Richard Henderson, awarded the Nobel Prize in Chemistry 2017, founded Heptares Therapeutics to apply his Nobel-winning technology to discover new medicines.
This year’s Nobel Prize in Chemistry has been awarded to Jacques Dubochet, Joachim Frank and Richard Henderson for the development of cryo-electron microscopy. This technology, now widely used in structural biology labs, is considered a stepping stone in the visualization of life at the molecular level. By freezing biomolecules in the middle of their activity, scientists can better understand the inner workings of the molecular machinery that keeps us alive.
Richard Henderson, working at Cambridge University, was the first to apply electron microscopy to proteins back in 1990, which proved the technology’s potential for biological applications. Once the technology was fully developed, in 2007, he co-founded Heptares Therapeutics, a biotech company that employs cryo-electron microscopy and other structural visualization techniques to study protein complexes and unveil new drug targets.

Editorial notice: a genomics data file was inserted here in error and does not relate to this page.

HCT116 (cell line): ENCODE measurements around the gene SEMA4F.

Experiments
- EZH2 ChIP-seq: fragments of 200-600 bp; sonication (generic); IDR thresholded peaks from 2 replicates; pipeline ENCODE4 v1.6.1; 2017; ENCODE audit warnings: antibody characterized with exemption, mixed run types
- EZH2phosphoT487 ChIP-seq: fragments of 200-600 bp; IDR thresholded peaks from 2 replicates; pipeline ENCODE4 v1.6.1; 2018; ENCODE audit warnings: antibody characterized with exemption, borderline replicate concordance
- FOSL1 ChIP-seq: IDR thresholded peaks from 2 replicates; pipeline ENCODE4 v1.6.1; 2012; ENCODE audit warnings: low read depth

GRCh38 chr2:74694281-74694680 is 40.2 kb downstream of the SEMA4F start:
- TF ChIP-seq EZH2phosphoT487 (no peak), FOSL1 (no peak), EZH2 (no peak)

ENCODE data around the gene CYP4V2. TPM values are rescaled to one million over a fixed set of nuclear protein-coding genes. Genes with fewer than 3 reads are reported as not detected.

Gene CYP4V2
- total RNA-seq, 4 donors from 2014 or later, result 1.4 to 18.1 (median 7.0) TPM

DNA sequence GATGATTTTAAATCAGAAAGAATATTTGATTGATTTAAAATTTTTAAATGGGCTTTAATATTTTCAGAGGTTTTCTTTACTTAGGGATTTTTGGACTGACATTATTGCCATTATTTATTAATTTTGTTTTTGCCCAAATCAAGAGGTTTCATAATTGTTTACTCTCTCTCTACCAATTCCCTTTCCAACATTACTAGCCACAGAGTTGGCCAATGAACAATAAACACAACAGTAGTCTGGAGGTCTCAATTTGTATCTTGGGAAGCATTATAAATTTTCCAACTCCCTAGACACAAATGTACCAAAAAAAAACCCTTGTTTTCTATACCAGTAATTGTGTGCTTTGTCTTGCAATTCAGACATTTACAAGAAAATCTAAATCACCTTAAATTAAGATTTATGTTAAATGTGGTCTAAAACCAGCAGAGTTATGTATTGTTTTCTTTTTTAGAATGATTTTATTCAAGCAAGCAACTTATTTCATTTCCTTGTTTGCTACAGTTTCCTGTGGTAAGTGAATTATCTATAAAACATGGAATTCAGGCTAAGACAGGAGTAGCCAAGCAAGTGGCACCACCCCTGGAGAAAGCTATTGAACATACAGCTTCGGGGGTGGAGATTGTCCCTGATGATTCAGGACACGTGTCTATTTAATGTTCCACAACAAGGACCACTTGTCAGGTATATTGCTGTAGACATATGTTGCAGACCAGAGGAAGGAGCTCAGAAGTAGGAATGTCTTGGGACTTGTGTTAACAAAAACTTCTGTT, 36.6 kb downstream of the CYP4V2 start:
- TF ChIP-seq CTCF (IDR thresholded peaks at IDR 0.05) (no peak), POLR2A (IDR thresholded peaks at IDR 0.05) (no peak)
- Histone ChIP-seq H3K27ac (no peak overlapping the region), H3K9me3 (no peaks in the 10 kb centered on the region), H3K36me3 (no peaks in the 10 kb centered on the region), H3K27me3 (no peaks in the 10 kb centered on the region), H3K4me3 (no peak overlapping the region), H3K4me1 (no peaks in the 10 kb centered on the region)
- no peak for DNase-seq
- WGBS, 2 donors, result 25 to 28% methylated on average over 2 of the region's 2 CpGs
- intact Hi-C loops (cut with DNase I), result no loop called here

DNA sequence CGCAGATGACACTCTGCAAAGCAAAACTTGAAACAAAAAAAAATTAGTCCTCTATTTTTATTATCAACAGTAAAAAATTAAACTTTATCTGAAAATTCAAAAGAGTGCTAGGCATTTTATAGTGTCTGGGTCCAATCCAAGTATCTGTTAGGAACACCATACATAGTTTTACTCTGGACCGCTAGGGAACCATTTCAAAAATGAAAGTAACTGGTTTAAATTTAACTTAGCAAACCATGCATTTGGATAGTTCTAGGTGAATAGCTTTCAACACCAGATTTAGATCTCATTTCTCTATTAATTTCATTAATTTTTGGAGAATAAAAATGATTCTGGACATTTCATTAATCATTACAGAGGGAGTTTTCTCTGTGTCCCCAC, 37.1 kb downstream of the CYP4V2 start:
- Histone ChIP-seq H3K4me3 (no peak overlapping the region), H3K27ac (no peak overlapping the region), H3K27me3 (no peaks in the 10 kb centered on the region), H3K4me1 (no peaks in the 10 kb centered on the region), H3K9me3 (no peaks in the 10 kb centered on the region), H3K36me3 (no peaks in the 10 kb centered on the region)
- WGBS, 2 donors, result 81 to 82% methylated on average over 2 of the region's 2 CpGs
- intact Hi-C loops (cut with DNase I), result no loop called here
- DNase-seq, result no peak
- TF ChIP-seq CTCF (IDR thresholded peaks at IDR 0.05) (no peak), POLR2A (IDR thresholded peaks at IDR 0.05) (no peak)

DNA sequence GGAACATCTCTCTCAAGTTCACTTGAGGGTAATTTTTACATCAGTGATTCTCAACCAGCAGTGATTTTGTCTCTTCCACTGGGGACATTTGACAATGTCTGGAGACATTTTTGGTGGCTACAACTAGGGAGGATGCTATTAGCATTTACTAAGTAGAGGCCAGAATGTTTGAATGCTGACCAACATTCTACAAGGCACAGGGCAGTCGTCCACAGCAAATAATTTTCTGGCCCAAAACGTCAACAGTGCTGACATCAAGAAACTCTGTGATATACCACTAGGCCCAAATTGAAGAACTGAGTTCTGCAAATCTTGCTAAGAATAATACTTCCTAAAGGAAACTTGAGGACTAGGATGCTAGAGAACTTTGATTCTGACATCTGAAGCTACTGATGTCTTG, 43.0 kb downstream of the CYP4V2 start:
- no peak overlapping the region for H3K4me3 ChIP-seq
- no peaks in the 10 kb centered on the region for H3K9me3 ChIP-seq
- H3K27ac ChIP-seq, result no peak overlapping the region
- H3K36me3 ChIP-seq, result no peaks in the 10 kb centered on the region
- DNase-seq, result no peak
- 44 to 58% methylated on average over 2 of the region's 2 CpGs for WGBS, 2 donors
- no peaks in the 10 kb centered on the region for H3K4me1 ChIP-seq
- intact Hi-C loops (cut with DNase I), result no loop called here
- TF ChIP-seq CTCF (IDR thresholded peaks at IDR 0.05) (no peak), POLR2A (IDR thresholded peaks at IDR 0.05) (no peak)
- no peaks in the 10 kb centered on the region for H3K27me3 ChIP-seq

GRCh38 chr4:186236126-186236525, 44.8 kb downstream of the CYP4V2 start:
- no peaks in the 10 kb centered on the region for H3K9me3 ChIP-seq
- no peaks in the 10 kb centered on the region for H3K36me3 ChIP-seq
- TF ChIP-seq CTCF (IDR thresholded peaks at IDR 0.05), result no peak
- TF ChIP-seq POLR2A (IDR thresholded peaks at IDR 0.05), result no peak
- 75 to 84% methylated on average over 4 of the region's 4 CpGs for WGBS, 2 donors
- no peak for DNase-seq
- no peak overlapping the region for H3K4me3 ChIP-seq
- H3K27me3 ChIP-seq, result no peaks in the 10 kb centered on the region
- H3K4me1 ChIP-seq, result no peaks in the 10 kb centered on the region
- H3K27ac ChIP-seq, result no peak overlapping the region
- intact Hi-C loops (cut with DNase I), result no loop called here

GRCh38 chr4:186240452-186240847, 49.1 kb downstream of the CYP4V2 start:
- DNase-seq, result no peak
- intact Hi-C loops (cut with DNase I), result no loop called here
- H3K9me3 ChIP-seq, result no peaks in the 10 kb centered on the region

In particular, Heptares Therapeutics focuses on determining the structure of G protein-coupled receptors (GPCRs), a protein superfamily that is the target of about 40% of all the world’s drugs, treating everything from diabetes to cancer. However, these proteins are exceptionally hard to study and target because they have a very unstable structure.
Heptares’ StaR technology can stabilize these dodgy molecules to study their structure using cryo-electron microscopy and X-ray crystallography. Its huge potential for drug discovery made the British biotech land a €3Bn deal with Allergan last year to develop drugs for Alzheimer’s and other neurological diseases. Read more about it in our interview with Heptares’ co-founder Fiona Marshall.
Images via MRC; Paramonov Alexander, molekuul_be /Shutterstock